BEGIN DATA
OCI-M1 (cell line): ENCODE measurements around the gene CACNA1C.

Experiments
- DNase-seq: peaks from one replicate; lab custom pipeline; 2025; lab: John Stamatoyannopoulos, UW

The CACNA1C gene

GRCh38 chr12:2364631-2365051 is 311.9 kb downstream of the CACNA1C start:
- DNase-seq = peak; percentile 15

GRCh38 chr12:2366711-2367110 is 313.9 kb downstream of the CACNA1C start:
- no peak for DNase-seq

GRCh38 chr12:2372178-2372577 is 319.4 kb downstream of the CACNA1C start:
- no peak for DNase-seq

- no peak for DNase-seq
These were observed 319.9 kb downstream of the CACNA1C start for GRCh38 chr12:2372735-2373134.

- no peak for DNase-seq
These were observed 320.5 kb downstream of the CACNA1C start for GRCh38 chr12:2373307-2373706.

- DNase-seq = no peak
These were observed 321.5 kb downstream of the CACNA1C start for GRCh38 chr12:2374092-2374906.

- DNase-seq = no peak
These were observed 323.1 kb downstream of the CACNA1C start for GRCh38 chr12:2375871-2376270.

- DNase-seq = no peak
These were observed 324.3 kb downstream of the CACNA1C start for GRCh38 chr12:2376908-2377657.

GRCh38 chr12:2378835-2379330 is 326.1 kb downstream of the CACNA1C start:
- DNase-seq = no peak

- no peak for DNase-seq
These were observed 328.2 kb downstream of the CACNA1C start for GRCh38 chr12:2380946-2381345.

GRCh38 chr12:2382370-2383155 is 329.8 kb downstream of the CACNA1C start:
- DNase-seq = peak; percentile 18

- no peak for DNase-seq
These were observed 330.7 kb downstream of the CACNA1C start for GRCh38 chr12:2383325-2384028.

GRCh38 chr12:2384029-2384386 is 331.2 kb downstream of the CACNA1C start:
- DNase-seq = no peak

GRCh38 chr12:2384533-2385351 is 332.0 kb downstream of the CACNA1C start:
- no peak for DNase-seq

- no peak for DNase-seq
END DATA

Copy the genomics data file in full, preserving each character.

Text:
OCI-M1 (cell line): ENCODE measurements around the gene CACNA1C.

Experiments
- DNase-seq: peaks from one replicate; lab custom pipeline; 2025; lab: John Stamatoyannopoulos, UW

The CACNA1C gene

GRCh38 chr12:2364631-2365051 is 311.9 kb downstream of the CACNA1C start:
- DNase-seq = peak; percentile 15

GRCh38 chr12:2366711-2367110 is 313.9 kb downstream of the CACNA1C start:
- no peak for DNase-seq

GRCh38 chr12:2372178-2372577 is 319.4 kb downstream of the CACNA1C start:
- no peak for DNase-seq

- no peak for DNase-seq
These were observed 319.9 kb downstream of the CACNA1C start for GRCh38 chr12:2372735-2373134.

- no peak for DNase-seq
These were observed 320.5 kb downstream of the CACNA1C start for GRCh38 chr12:2373307-2373706.

- DNase-seq = no peak
These were observed 321.5 kb downstream of the CACNA1C start for GRCh38 chr12:2374092-2374906.

- DNase-seq = no peak
These were observed 323.1 kb downstream of the CACNA1C start for GRCh38 chr12:2375871-2376270.

- DNase-seq = no peak
These were observed 324.3 kb downstream of the CACNA1C start for GRCh38 chr12:2376908-2377657.

GRCh38 chr12:2378835-2379330 is 326.1 kb downstream of the CACNA1C start:
- DNase-seq = no peak

- no peak for DNase-seq
These were observed 328.2 kb downstream of the CACNA1C start for GRCh38 chr12:2380946-2381345.

GRCh38 chr12:2382370-2383155 is 329.8 kb downstream of the CACNA1C start:
- DNase-seq = peak; percentile 18

- no peak for DNase-seq
These were observed 330.7 kb downstream of the CACNA1C start for GRCh38 chr12:2383325-2384028.

GRCh38 chr12:2384029-2384386 is 331.2 kb downstream of the CACNA1C start:
- DNase-seq = no peak

GRCh38 chr12:2384533-2385351 is 332.0 kb downstream of the CACNA1C start:
- no peak for DNase-seq

- no peak for DNase-seq